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Duku

Duku - Exotic Fruits 


Description

The Duku is one of the five species of Lansium. It is often confused with the other four, the Langsat, the Duku-Langsat, the Longkong or dokong, and the Kokosan.

Origins

This fruit is native to a vast region that covers South-East Asia, but has acclimated in a better way in Malaysia and Indonesia. In Mandarin Chinese, the Duku is called Du Gu, or Lian Xin Guo.

Characteristics

The five varieties have different characteristics. Duku are presented in clusters of 4 to 12 units. These are spheroids, 2.5 to 5 cm in diameter, have a thick skin and contain little latex, but a sweet and aromatic pulp. The Langsat with fruits in clusters from 6 to 40, are ovoid and measure about 2.5 cm in diameter. They have a thin skin that contains latex, and a sweet, sour pulp. As its name indicates, the Duku-Langsat has characteristics that refer to the two varieties of its denomination. Its fruit is arranged in clusters of 5 to 25 units, of an ovoid form, with thick skin and sweet and aromatic pulp. Longkong, or dokong, comes mainly from Thailand. It is a spheroid fruit about 4 cm in diameter with thick skin. It does not contain seeds or latex, but contains a sweet, sugary, aromatic pulp. The Kokosan comes mainly from Indonesia, has a hairy foliage and is fructified after flowering in clusters of compact fruits. Its colour changes to dark yellow and the pulp of the fruit is mainly acidic.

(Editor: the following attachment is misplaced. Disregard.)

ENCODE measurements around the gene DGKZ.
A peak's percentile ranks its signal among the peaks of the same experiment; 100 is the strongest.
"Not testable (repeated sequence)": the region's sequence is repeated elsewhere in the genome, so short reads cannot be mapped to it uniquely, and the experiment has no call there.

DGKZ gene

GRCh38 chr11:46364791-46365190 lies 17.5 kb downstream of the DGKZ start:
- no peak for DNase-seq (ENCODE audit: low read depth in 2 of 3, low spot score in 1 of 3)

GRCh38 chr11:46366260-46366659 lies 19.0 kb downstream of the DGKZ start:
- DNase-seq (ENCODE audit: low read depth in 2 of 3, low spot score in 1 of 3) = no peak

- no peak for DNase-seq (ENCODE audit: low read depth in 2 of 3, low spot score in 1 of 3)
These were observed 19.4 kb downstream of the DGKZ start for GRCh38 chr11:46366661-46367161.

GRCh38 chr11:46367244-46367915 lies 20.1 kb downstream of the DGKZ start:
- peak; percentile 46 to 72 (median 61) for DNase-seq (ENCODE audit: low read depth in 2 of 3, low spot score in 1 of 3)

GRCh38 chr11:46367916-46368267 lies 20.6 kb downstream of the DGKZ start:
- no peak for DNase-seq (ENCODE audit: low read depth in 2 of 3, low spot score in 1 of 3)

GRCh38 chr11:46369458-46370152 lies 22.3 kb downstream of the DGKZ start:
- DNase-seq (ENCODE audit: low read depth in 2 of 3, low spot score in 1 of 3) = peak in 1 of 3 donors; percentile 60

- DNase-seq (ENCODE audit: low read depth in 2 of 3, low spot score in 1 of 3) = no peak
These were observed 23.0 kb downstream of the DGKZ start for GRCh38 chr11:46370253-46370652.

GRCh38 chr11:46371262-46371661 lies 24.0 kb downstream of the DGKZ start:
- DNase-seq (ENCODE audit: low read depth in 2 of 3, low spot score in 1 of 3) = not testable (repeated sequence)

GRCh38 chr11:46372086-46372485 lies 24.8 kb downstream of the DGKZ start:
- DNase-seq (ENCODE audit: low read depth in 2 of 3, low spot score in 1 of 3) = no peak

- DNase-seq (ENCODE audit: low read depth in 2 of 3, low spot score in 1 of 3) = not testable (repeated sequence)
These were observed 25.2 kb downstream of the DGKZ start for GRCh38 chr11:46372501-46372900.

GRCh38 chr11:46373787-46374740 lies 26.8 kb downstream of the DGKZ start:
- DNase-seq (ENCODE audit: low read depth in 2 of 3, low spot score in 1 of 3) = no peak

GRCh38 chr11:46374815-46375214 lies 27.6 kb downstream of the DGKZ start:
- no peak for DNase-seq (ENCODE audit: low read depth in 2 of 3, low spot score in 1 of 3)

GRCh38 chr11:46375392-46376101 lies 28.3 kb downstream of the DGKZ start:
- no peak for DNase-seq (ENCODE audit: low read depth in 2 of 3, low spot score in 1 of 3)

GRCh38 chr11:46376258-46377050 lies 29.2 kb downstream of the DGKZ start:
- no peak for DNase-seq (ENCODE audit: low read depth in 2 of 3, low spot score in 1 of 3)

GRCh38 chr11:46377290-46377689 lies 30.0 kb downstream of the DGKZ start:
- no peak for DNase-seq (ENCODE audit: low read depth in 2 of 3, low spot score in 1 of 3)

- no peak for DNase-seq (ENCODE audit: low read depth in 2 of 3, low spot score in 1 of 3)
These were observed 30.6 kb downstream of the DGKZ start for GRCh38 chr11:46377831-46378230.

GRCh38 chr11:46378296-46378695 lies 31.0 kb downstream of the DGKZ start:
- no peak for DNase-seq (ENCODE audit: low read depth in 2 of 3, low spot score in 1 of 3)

Other facts

To open them, it is advisable to squeeze them with your fingers to break the thin bark, but this only works if the fruit is young.

Production

The Duku is widely cultivated in all tropical regions of the world for its sweet fruit, has been successfully transplanted and introduced in Hawaii and Suriname, and its world production is mainly in Southeast Asia, Malaysia and Indonesia.

Seasonality of the product
JanuaryJ
FebruaryF
MarchM
AprilA
MayM
JuneJ
JulyJ
AugustA
SeptemberS
OctoberO
NovemberN
DecemberD